Aside from living through the first iteration of social media and being the final group to understand what an internet dial tone sound is, Millennials were also the first full generation to go through the classic Drug Abuse Resistance Education (D.A.R.E.) program.

Now, those born from 1981 to 1996 (aka Millennials) are raising many of the kids now going through D.A.R.E. In the ‘90s and very early aughts, the D.A.R.E curriculum was considered cutting edge, and prevention was the name of the game. But D.A.R.E. director of curriculum and training, Dr. Ashley Frazier, wants the new class of adults to know that the program is a far cry from the 1990s iteration.

Frazier explained to GreenState that for some risk-averse kids, displaying the results of drug abuse puts them off the stuff; but for others, it could do the opposite. Turns out, showcasing drugs and their effects might not teach prevention, but rather build interest. Maryland D.A.R.E. Coordinator and Officer Mike Casamento weighed in as well in a statement sent to GreenState.

“We don’t tell kids to ‘just say no’ and have a drug ‘show and tell’ anymore. This new curriculum was science-backed and evidence-based in prevention sciences,” Casamento shared.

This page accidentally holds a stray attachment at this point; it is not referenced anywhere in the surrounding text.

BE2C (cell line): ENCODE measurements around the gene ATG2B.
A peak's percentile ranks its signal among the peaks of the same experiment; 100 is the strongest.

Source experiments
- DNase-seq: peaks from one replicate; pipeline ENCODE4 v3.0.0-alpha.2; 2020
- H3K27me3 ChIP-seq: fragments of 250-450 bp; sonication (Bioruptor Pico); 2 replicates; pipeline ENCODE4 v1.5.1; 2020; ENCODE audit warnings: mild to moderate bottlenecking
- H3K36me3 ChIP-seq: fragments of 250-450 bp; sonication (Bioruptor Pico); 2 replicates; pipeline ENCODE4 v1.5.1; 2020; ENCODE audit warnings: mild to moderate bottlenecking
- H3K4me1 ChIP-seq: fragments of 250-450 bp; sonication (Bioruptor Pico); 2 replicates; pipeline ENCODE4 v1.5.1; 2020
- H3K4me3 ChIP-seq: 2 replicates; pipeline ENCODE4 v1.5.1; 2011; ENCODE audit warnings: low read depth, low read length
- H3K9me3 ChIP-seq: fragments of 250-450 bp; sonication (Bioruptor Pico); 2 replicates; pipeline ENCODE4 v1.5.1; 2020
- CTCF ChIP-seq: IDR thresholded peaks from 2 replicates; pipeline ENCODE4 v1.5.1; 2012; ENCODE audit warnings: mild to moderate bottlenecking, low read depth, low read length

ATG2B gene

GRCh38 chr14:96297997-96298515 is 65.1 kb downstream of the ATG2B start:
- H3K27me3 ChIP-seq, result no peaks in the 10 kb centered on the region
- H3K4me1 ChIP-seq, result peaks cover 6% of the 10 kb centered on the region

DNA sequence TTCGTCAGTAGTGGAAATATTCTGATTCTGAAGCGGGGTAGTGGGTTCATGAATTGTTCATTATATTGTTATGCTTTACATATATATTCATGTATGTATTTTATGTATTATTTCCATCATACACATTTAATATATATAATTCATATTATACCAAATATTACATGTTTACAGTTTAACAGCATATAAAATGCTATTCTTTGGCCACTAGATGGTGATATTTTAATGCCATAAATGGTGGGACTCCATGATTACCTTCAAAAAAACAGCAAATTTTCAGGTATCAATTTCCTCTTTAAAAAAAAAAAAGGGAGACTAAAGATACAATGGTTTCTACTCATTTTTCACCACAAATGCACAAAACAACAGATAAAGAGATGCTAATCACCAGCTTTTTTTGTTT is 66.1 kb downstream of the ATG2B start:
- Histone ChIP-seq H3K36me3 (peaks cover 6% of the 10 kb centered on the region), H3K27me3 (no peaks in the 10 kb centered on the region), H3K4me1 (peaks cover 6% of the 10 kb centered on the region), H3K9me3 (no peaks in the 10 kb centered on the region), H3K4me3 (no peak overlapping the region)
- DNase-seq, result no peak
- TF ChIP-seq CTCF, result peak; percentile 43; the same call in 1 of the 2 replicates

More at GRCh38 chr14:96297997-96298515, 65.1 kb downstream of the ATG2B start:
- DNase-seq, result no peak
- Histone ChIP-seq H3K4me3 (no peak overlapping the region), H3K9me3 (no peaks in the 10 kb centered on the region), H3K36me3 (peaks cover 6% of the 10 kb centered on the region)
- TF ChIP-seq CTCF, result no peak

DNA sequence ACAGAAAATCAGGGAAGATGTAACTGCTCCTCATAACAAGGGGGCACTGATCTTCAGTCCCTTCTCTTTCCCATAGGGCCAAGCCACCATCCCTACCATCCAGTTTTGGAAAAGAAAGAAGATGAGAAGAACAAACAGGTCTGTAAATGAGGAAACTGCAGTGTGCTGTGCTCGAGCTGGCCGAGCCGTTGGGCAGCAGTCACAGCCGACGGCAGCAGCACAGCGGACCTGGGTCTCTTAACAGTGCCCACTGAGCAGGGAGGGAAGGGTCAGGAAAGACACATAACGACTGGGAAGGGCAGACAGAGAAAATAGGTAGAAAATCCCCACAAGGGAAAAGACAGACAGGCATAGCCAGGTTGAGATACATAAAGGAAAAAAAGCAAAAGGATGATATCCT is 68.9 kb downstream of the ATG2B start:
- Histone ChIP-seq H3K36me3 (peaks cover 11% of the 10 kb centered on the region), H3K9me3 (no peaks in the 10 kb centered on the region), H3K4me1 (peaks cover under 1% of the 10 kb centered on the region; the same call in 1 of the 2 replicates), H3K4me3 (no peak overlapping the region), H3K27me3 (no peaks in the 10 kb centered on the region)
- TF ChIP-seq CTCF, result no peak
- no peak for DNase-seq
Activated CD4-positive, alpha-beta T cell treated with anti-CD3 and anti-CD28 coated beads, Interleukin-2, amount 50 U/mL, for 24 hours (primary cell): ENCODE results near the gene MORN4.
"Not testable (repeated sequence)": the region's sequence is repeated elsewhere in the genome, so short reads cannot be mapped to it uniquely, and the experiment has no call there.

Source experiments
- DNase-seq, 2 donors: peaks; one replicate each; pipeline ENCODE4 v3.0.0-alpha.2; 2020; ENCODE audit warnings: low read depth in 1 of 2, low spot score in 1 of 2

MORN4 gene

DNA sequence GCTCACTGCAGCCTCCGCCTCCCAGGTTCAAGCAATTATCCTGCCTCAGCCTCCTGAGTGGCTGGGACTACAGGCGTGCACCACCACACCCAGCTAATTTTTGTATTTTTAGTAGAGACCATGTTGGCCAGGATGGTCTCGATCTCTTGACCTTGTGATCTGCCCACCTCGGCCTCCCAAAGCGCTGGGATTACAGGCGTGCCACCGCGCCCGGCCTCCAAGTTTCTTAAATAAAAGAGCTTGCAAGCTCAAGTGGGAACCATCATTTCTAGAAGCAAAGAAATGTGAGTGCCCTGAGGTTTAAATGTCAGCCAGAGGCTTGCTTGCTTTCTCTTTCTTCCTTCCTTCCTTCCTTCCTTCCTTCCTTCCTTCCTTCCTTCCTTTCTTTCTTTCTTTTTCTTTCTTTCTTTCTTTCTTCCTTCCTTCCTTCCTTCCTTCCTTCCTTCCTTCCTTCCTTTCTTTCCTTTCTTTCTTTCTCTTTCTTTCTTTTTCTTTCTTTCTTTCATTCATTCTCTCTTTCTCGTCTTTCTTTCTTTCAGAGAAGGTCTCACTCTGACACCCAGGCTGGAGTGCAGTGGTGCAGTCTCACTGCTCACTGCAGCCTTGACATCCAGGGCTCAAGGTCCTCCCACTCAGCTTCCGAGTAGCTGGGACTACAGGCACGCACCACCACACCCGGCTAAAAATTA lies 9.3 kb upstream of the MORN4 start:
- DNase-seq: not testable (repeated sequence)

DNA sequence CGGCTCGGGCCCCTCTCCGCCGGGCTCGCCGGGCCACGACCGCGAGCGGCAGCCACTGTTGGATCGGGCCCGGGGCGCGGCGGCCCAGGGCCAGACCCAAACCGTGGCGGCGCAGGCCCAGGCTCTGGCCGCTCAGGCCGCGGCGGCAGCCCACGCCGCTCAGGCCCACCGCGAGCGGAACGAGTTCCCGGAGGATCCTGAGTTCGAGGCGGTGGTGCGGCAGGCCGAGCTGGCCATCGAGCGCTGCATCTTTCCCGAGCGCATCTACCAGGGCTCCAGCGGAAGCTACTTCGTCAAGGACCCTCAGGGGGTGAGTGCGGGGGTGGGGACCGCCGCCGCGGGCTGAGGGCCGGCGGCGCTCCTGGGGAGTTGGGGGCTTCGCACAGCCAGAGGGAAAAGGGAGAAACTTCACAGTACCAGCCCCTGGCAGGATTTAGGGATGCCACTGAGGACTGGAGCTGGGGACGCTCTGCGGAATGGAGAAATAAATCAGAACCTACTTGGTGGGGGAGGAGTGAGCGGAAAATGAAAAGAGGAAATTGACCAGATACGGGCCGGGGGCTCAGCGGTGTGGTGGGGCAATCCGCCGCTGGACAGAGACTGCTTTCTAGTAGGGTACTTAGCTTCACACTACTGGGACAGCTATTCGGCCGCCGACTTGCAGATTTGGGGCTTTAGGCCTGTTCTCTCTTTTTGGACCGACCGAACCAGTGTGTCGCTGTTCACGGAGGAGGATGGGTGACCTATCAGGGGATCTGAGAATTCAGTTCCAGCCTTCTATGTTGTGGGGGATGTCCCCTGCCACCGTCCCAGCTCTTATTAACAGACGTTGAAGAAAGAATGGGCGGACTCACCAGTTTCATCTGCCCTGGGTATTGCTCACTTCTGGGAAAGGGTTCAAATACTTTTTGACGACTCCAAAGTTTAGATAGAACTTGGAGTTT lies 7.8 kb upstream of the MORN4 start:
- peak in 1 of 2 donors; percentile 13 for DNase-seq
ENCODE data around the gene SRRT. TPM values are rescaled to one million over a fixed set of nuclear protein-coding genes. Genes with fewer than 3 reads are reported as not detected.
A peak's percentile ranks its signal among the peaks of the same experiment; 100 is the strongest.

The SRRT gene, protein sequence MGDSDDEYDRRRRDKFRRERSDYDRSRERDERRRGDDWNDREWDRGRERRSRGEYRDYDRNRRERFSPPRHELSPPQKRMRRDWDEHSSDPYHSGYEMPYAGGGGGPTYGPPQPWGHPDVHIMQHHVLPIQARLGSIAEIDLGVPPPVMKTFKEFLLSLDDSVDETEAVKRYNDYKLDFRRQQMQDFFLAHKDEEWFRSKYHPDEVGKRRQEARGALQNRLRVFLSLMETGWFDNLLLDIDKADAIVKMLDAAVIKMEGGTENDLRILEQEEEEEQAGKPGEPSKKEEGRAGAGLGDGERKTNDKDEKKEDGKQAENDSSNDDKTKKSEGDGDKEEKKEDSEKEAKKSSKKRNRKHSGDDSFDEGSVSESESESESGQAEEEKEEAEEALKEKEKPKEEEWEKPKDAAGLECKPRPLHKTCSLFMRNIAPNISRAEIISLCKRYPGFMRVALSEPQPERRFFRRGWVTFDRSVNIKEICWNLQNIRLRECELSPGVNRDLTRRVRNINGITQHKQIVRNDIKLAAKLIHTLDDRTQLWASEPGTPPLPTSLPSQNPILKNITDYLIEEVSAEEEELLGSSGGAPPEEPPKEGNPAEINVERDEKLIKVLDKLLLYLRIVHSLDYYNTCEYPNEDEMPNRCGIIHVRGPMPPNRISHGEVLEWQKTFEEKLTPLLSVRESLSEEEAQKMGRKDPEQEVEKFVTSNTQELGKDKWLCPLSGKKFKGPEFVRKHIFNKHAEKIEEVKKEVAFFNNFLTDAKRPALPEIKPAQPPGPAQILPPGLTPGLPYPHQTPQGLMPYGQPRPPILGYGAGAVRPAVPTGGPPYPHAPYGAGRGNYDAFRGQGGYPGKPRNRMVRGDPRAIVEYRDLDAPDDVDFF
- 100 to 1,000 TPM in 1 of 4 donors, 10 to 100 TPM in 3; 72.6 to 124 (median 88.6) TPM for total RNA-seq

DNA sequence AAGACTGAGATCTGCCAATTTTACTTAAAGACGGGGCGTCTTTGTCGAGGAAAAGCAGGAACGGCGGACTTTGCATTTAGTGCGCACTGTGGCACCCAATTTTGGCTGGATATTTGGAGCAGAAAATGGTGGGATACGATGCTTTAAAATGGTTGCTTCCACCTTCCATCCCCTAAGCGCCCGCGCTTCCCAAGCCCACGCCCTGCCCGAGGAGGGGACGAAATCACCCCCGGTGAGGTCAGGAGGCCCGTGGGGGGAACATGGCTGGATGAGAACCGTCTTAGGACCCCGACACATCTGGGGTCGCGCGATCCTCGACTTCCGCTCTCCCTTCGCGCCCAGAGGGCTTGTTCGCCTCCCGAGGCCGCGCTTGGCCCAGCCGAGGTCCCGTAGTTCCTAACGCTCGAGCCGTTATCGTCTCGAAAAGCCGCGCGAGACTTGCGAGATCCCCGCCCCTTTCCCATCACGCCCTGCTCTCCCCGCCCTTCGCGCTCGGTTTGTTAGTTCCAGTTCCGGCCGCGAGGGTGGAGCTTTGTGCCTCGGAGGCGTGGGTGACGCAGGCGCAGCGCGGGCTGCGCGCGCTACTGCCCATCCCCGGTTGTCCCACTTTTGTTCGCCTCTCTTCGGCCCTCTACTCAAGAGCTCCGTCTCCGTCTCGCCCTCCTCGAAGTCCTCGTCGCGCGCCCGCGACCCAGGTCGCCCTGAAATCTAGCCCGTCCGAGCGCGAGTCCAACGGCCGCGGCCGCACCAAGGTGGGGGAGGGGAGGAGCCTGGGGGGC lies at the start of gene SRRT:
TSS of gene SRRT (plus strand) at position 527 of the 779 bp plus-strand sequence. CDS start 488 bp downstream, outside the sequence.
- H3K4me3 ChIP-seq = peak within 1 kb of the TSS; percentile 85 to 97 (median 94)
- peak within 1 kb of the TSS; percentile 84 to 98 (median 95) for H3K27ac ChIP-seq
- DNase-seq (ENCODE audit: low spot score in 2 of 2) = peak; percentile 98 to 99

The history and the new D.A.R.E.

The D.A.R.E. program was founded in Los Angeles, Calif., as a partnership between the Los Angeles Unified School District (LAUSD) and the Los Angeles Police Department (LAPD). At that time, the curriculum focused on individual substances. The drug-by-drug prevention lesson covered cannabis alongside heroin, alcohol, and other substances.

D.A.R.E. adopted an evidence-based program developed at Penn State rather than building a new one from scratch in the advent of the 2010s. This program became known as Keepin’ it REAL. The modern D.A.R.E sequence reaches young people in three parts:

  • Elementary D.A.R.E. program
  • keepin’ it REAL in middle school
  • Four core sessions for high school students

Rather than teaching outward lessons, D.A.R.E. officers hold space for the kids and teens to talk about drugs and peer pressure as the present in their lives. No lectures—just activities, discussions, and facilitation that center on what’s impacting the kids’ lives.

“The colloquialism we use is ‘by kids, through kids, for kids.’” Casamento said. “We keep it kid-centric and focus on what can and may be happening in their lives to reinforce what we are teaching them. Now, we teach kids how to look at a problem, identify their choices, weigh the risks and consequences, and make a decision based on the information they have gathered”

The D.A.R.E. high school program was a postdoctoral project for Frazier before she accepted a full-time position at the nonprofit. She explained more about this effort to move away from the “Just Say No” refusal method and lectures about substances. The focus is now on facilitating kids in acquiring risk-management skills and decision-making while remaining steadfast in holding personal boundaries.